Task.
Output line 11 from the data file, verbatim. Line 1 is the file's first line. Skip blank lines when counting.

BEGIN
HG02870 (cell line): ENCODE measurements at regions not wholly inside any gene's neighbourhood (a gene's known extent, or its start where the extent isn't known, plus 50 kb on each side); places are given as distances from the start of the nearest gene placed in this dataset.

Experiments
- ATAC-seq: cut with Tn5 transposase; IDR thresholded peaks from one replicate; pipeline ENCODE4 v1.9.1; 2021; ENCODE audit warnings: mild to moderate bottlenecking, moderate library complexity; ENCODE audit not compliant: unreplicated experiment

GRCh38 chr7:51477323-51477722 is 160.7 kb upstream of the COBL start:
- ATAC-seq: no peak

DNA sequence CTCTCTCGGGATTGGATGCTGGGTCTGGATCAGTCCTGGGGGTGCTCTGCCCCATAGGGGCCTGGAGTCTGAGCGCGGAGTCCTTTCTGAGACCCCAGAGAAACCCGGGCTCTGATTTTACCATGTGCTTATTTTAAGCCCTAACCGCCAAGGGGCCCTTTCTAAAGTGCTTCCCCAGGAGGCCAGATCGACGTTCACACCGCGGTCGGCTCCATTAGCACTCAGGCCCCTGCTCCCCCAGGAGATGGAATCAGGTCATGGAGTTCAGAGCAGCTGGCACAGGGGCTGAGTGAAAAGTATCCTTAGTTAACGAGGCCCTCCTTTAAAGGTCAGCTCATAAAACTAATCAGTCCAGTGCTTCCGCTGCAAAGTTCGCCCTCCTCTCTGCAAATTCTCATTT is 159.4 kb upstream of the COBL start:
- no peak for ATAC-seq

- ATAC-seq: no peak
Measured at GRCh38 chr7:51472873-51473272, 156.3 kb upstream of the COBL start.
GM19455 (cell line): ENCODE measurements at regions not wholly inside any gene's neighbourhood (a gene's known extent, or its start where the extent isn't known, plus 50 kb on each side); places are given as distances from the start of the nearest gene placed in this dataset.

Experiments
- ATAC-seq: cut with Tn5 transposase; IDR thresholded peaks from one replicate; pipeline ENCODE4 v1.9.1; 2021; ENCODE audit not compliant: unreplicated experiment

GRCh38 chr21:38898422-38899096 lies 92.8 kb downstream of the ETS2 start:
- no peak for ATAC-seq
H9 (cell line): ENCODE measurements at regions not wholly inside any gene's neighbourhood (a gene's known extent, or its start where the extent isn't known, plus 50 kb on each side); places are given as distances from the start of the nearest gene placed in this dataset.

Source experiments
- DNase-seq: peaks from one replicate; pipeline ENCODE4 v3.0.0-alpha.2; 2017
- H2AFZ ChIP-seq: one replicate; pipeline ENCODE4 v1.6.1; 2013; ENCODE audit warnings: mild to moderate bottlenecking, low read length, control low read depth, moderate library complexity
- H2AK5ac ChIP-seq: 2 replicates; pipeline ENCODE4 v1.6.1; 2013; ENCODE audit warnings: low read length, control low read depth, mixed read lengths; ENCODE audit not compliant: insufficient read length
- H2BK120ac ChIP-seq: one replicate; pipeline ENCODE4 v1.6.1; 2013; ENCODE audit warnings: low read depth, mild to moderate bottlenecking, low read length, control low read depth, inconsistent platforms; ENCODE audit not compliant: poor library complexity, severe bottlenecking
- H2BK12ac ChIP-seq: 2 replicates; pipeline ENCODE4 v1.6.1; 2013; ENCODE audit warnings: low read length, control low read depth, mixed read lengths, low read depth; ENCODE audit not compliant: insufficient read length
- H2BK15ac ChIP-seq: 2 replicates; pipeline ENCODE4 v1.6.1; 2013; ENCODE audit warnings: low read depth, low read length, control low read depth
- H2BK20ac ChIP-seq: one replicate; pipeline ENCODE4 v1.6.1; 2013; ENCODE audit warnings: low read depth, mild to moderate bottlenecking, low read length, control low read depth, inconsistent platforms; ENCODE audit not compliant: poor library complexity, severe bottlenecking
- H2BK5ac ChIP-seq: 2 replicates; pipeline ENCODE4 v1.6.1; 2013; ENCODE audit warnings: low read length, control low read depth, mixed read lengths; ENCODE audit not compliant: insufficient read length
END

Experiments